Arctic Evening - White Wolf
Robert Bateman

 Arctic Evening - White Wolf
canus lupus
a
Limited Edition Print

by Robert Bateman

The whole of North America used to be the domain of the wolf. He was the prime predator next to primitive man. The wolf is very clever and adaptable to virtually every habitat. However, man does not appreciate competition in his domain. Thus, the wolf has been eliminated from all areas where man lives. Only the most remote and inaccessible places still have viable wolf populations.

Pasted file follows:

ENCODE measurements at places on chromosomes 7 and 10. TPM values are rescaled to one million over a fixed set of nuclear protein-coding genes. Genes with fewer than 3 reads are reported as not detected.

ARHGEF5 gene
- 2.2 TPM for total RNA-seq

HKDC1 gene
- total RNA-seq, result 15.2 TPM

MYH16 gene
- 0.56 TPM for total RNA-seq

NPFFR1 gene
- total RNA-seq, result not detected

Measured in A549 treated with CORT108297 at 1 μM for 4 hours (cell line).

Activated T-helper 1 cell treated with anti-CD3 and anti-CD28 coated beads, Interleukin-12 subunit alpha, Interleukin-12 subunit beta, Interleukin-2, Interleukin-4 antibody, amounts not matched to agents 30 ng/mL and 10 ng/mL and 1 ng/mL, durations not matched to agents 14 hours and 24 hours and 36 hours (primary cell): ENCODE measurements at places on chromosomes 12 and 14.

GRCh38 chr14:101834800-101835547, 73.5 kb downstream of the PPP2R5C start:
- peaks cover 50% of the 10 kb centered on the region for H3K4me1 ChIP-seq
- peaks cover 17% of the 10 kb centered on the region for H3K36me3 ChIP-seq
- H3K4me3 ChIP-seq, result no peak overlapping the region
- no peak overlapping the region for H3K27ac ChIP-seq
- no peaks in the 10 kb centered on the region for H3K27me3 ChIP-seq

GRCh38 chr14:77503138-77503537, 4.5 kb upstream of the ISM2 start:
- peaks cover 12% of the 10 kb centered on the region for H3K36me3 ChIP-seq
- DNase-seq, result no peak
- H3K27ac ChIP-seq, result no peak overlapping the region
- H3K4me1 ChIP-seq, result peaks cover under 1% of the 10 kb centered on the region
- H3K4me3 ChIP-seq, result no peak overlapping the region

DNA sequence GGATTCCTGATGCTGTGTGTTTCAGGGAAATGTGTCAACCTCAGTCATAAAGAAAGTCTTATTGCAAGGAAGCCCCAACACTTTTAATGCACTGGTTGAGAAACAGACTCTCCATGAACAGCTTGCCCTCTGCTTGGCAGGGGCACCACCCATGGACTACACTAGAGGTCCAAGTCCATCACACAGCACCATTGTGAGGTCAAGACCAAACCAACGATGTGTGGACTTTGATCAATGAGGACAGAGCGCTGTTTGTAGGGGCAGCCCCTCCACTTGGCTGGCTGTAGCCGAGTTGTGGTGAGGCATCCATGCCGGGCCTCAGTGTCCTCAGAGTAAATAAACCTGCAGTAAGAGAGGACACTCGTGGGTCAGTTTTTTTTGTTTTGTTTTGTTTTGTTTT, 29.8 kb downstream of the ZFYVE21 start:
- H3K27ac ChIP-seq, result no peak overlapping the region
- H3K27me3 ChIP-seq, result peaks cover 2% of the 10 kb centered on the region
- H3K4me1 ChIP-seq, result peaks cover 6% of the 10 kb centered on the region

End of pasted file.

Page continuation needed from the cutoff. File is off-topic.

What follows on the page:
The Arctic is such an area, but because of its low biotic production, there are very few wolves per square mile. Because wolf populations are very closely tied to their food supply, there simply is not enough prey to support more. Too many people think of wolves as "macho," menacing creatures. As a matter of fact, they are closer to humans in their social structure than most wild animals. This is possibly the reason why dogs fit into human families so well. For this reason I have shown a female wolf in the warm evening light. She is standing on an esker, which is a high gravel ridge that was once the bed of a river in the ancient continental glacier. These eskers, which criss-cross the boggy Arctic tundra, form dry den areas-as well as good vantage points for the wolves. -Robert Bateman

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